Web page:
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Understanding How Businesses Use Knowledge Management

A simple knowledge management explanation.
Fouad Abou-Rizk
Have you ever played the telephone game?
A bunch of people stand in a line and whisper a sentence into the next person's ear. By the end of the line, the statement sounds very different than it was at the beginning, often in a hilarious way.
This is a fun icebreaker, but it is the opposite of how businesses want factual information passed from one person to another. Knowledge management processes prevent the telephone game from occurring with important business information.
What is knowledge management in the business context?
Knowledge management is the management of information given to others, typically from employers to employees. This is likely not the dictionary definition, but it is the most straightforward way of explaining it. Knowledge management systems allow businesses to control the flow of information, ensuring that information passed down the chain or in any direction remains accurate.
Who knows what and whom did they hear it from?
These are the essential questions that knowledge management strategies are purposed to answer. Leaders want everyone to know the information they need to, and to hear it from a trustworthy person within the organization.
If there's a rumor that everyone will get an extra week of vacation this year, the management will want to ensure that people either, (a) don't believe the false information, or (b) learn it is correct from them first. The quality of information is one of the most pivotal parts of a successful knowledge management system.
Who uses knowledge management in the workplace?
Knowledge management, sometimes abbreviated as KM, is used by all employees. Human resources staff and managers will find knowledge management systems not only helpful, but a lifesaver, or at least a stress-saver.
Employees of all seniority levels will use it as a reference point for accurate information.
Knowledge is managed by management and HR.
Binders on a shelf.
There needs to be an authoritative source of accurate information in any business, especially regarding workplace policies, procedures, and best practices. Knowledge management is applied to the rules and how to do things, from how many pepperoni slices to put on a large pizza to how to write tactful responses to critical comments on company social media accounts.
Some large companies have individuals responsible for their KM systems whose job title is Knowledge Manager. How cool of a title is that?!
How are knowledge management efforts implemented?
Business knowledge bases are typically presented through Intranet software or programs and apps designed exclusively and specifically for business knowledge sharing. Examples of knowledge management apps purposed towards businesses include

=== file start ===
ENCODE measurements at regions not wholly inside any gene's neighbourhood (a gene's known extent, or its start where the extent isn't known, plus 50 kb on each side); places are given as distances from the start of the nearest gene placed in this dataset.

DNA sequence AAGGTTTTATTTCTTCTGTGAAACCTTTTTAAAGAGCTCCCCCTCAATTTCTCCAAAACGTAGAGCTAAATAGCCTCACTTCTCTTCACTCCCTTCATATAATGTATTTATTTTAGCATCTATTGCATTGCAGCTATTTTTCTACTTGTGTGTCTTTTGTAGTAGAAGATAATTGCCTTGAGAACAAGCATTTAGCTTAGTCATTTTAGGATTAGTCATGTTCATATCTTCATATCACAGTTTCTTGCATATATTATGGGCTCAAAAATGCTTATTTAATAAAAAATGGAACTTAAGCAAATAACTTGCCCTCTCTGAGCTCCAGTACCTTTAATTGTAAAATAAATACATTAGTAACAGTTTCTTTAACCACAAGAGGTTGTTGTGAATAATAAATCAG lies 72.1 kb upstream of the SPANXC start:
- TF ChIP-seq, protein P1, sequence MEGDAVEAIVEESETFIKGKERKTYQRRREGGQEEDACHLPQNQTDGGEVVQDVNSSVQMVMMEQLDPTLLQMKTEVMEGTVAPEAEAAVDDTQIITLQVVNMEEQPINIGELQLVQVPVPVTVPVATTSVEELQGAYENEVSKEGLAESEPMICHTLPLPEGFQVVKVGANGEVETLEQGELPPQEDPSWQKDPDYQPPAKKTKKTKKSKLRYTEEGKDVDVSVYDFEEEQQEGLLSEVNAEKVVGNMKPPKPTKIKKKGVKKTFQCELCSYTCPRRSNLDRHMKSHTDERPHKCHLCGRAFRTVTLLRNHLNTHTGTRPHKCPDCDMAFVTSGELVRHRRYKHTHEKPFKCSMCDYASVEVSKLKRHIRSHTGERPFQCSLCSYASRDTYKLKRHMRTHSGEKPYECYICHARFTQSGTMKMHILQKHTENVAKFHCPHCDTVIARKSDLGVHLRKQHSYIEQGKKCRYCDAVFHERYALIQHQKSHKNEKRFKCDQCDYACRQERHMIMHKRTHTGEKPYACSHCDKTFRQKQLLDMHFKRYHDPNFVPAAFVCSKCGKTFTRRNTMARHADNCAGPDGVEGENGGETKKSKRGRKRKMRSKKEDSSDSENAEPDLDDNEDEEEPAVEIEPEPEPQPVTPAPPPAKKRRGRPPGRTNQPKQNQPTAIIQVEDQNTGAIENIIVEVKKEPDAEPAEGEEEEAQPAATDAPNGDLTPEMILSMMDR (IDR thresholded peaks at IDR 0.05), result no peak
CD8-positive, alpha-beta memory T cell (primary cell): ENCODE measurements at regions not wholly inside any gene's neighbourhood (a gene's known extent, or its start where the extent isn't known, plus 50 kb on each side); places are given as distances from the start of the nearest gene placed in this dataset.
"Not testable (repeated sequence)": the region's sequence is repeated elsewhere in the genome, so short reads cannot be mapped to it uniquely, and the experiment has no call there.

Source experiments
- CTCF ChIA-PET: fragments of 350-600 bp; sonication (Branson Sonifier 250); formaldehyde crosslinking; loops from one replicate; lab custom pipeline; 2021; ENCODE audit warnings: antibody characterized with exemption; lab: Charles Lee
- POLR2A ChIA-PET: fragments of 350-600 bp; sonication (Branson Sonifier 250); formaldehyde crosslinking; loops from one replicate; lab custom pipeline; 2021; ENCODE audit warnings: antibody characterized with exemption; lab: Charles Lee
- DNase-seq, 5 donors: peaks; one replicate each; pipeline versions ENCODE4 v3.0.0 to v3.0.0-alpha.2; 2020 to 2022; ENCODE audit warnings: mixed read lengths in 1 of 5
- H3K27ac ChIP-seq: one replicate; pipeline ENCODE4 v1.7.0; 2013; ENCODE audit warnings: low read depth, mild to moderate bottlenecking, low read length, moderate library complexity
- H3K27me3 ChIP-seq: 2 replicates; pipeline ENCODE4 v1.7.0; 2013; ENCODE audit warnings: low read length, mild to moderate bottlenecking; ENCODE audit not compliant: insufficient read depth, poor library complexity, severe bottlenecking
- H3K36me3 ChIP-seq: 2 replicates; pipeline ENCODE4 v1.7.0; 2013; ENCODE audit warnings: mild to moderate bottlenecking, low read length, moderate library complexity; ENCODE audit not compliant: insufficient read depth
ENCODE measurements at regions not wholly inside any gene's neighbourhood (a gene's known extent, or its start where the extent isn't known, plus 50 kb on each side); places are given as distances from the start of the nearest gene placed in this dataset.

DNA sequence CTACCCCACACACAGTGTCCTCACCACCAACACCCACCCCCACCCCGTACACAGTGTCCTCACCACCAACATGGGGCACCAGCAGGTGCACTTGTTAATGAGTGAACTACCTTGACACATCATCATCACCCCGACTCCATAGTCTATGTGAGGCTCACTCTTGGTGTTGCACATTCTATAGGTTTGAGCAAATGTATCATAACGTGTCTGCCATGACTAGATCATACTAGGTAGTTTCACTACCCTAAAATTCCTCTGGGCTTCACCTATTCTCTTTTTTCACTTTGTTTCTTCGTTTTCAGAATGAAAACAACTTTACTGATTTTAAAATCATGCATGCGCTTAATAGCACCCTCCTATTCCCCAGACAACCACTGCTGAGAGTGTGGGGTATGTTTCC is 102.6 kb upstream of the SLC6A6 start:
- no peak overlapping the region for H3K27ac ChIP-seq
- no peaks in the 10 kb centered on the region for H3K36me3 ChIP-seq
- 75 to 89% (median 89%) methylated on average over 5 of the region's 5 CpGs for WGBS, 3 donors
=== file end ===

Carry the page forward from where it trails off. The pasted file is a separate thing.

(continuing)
, , , and
. I may share a comparison of such apps in a future article about KM technology options.
After being verified, knowledge is acquired and then applied by employees.
Company Intranets are a typical example of knowledge management systems. Many companies have internal websites that provide the information they want or require employees to access.
Visualization of a folder and document system.
A corporate knowledge base example
In 2021 and 2022, I worked for Walmart for nearly a year. They have OneWalmart, an online portal where their millions of employees can look up policies and resources, take required training courses, and learn about the company's programs. It is full of branded content that is undoubtedly intended to give employees a positive perspective of the profit-centered corporation they call their employer.
Instead of asking the store's HR person, who may commonly work a different shift, you could go online 24/7 and find answers to many questions. Walmart's valuing of a knowledge management framework was incredibly clear. The goal of their knowledge management system, I presumed, was not only to provide their workforce with accurate information, but also to offer a tailored perspective of the company.
Any employer can benefit from a knowledge management process
The value of knowledge management systems not only exists for massive enterprise-level companies. The importance of knowledge management is in how it offers the ability for businesses of all sizes, from giant enterprises to local nonprofit organizations, to distribute accurate, helpful information across their workforce, enhancing the employee experience.
About the Author
Fouad Abou-Rizk is a digital marketing professional who loves organizational systems. He loves getting organized at work and want to help others do the same!

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